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First Aid For Choking Victims

Updated on November 30, 2007

Would you be able to spot the signs and symptoms of a person truly choking? Do you realize if you attempted to assist a person that is choking without knowing the proper way to perform the Heimlich procedure, you most likely will do more harm than good?

Choking is usually caused by food or an object stuck in the windpipe. A person who is choking as a rule cannot talk, cough or breathe. They may start to turn dusky or blue in color. The Heimlich Maneuver if done properly can in most cases dislodge food from a person choking that is caused by food ingestion.

WARNING: Do not begin the choking rescue procedure unless you are certain that the person is choking.



1. Ask "Are You Choking?"

2. Shout And Call for Help If victim cannot cough, speak or breathe, is coughing weakly, is making high pitched noises.

3. Do Abdominal Thrusts

Wrap your arms around the victim's waist and make a fist.

Place thumb side of fist on middle of victim's abdomen just above the navel and well below the lower tip of the breastbone.

Grasp fist with your other hand.

Press fist into the abdomen with a quick upward thrusts.

4. Repeat Abdominal Thrusts Until Object is Coughed Up, Or Victim Starts To Breath Or Cough.

5. Do A Finger Sweep

Grasp tongue with lower jaw and lift jaw.

Slide finger down inside of cheek to base of tongue.

Sweep object out.

6. Open Airway

Tilt head back and lift chin.

7. Give 2 Full Breaths

Keep head titled back and pinch nose shut.

Seal you lips tight around victim's mouth.

Give 2 full breaths for 1 to 1 ½ seconds each.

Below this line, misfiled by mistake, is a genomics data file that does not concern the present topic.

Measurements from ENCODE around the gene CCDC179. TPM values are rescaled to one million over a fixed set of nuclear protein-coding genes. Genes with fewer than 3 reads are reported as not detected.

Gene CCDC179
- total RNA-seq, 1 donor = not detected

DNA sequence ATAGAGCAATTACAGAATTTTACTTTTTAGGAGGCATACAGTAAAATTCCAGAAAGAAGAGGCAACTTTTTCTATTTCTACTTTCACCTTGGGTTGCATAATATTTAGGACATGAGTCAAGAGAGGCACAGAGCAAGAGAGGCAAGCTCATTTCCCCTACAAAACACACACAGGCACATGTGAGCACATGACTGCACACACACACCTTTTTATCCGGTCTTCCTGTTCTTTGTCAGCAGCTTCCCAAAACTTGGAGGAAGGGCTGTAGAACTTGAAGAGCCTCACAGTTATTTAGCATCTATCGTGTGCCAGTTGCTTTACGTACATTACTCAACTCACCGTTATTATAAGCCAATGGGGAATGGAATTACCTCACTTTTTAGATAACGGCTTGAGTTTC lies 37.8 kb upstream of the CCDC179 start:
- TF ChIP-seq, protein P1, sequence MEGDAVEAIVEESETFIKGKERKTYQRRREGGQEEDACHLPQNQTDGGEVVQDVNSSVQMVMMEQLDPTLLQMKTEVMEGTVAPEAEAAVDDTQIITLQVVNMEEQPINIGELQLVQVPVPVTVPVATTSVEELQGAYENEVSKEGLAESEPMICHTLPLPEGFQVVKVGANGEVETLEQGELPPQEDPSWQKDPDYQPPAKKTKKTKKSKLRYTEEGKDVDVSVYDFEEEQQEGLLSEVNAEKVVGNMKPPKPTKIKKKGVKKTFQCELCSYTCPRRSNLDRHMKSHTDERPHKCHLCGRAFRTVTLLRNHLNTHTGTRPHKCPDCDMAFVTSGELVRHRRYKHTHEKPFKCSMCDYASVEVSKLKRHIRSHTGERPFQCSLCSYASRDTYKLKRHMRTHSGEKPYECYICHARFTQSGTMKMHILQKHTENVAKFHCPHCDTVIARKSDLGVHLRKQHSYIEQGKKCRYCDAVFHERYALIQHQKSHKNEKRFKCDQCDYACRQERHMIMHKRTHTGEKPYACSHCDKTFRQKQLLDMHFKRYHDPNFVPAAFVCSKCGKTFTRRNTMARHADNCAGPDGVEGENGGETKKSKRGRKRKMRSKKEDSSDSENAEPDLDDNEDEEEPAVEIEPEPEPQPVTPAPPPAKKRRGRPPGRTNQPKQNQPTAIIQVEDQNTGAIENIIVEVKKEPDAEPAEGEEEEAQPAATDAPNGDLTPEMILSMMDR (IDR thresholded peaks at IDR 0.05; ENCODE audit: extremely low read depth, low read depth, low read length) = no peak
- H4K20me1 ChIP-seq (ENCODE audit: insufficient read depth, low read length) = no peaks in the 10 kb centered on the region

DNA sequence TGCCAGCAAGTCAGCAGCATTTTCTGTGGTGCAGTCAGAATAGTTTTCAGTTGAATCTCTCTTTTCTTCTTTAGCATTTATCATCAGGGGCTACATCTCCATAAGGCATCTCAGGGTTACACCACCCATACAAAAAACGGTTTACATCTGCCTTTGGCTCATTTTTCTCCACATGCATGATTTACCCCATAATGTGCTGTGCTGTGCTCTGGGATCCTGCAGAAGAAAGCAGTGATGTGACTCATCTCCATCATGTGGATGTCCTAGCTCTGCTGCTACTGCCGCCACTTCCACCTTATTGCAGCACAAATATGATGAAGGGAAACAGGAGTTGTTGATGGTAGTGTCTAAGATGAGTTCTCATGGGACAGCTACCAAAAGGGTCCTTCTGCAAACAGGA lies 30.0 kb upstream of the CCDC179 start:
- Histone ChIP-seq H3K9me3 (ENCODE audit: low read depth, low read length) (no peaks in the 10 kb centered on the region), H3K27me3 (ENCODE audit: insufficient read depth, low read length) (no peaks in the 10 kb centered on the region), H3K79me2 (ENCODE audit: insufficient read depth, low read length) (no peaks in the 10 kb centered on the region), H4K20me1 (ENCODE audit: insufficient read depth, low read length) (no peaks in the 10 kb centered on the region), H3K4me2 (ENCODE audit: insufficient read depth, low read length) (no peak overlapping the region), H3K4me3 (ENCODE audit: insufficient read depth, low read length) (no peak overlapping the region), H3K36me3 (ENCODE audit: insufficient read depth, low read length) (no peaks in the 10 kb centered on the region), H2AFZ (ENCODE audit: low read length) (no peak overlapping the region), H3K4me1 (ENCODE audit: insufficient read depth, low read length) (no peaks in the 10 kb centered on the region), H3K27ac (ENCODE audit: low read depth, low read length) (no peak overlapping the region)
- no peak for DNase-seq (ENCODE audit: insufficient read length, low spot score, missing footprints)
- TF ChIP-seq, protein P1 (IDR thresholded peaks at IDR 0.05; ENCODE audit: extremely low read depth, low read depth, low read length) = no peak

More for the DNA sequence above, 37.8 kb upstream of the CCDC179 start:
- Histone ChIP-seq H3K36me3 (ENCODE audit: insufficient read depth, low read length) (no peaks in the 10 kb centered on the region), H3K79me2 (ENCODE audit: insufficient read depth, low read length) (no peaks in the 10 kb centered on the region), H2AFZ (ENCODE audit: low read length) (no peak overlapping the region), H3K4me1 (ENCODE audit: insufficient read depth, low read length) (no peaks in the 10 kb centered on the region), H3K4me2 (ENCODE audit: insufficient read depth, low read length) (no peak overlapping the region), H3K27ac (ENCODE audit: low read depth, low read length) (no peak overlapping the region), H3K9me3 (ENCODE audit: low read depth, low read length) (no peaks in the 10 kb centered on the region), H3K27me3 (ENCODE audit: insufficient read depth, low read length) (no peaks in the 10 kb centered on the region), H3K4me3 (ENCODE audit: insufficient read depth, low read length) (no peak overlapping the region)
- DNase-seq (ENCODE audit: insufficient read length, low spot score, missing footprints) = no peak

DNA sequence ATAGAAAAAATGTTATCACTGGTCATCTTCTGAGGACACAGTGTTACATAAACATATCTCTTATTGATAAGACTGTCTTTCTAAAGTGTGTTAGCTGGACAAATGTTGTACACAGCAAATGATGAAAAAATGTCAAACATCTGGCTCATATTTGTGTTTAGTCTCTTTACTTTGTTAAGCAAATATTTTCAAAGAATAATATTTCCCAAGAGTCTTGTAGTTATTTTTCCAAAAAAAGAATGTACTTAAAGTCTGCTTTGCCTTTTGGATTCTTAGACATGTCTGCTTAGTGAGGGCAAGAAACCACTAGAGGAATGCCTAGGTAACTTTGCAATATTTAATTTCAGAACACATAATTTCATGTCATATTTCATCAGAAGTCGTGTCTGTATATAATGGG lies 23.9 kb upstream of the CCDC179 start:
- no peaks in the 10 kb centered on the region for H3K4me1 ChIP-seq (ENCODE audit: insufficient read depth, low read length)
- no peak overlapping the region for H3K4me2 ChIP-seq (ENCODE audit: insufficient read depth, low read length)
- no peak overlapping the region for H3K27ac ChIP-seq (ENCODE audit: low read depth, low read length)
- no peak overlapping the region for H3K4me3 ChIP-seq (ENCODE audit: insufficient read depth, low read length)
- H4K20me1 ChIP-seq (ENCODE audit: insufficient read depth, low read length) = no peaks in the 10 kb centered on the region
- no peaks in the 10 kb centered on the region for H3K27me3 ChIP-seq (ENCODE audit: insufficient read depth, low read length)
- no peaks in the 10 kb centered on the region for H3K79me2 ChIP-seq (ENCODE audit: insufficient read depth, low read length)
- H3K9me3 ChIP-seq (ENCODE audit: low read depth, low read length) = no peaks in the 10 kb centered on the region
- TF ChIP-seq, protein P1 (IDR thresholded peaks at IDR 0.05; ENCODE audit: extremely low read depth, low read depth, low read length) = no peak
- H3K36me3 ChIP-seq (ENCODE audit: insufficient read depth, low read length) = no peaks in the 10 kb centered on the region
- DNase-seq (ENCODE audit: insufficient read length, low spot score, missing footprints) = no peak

8. If Air Won't Go In, Give 6 to 10 Abdominal Thrusts

Place heel of one hand against middle of victim's abdomen.

Place other hand on top of first hand.

Press into abdomen with quick upward thrusts.

9. Repeat Steps 5,6,7,8, Until Airway Clears Or Ambulance Arrives.

Knowing the Heimlich Procedure is a must for parents with small children.

Baby (Younger Than 1 Year)

Baby younger than 1.

Put the baby face down on your forearm so that baby's head is lower than chest.

Support the baby's head in your palm, against your thigh. Do not cover the baby's mouth or twist the baby's neck.

Use the heel of your hand to give up to 5 back slaps between the baby's shoulder blades.

If the object does not pop out of the baby's mouth, support the baby's head and turn the child face up on your thigh. Keep the baby's head lower than his or her body.

Place 2 or 3 fingers just below the nipple line on the baby's breastbone - proceed to give 5 quick chest thrusts between the baby's nipples(same position as chest compressions in CPR for a baby).

Look for an object in the baby's mouth. If you can see one, remove it. Then give 2 rescue breaths. To give rescue breaths: {Rescue breaths; place your mouth over baby's mouth and nose).

Place one hand on the baby's forehead, and tilt the baby's chin up to keep the airway open.

Then place your mouth over the baby's mouth and nose and slowly blow air in until the baby's chest rises.

Between breaths, remove your mouth, take a breath, and watch for the baby's chest to fall.

If the object does not come out with these steps, call 911 or other emergency services.

Continue with back slaps, chest thrusts, looking for the object, and rescue breaths until the baby coughs up the object while you await EMS services to arrive.

Infant Heimlich


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    • Denise Handlon profile image

      Denise Handlon 5 years ago from North Carolina

      HAH! I just came across this hub from a google title search for my new hub on First Aid. And, you are from Shelby Twp? Amazing. I'm from Sterling Heights and have a condo there. My family is living in St Hts and Washington Twp- hubber Cardelean.

      Nice to meet you and great article here btw. Voted it up.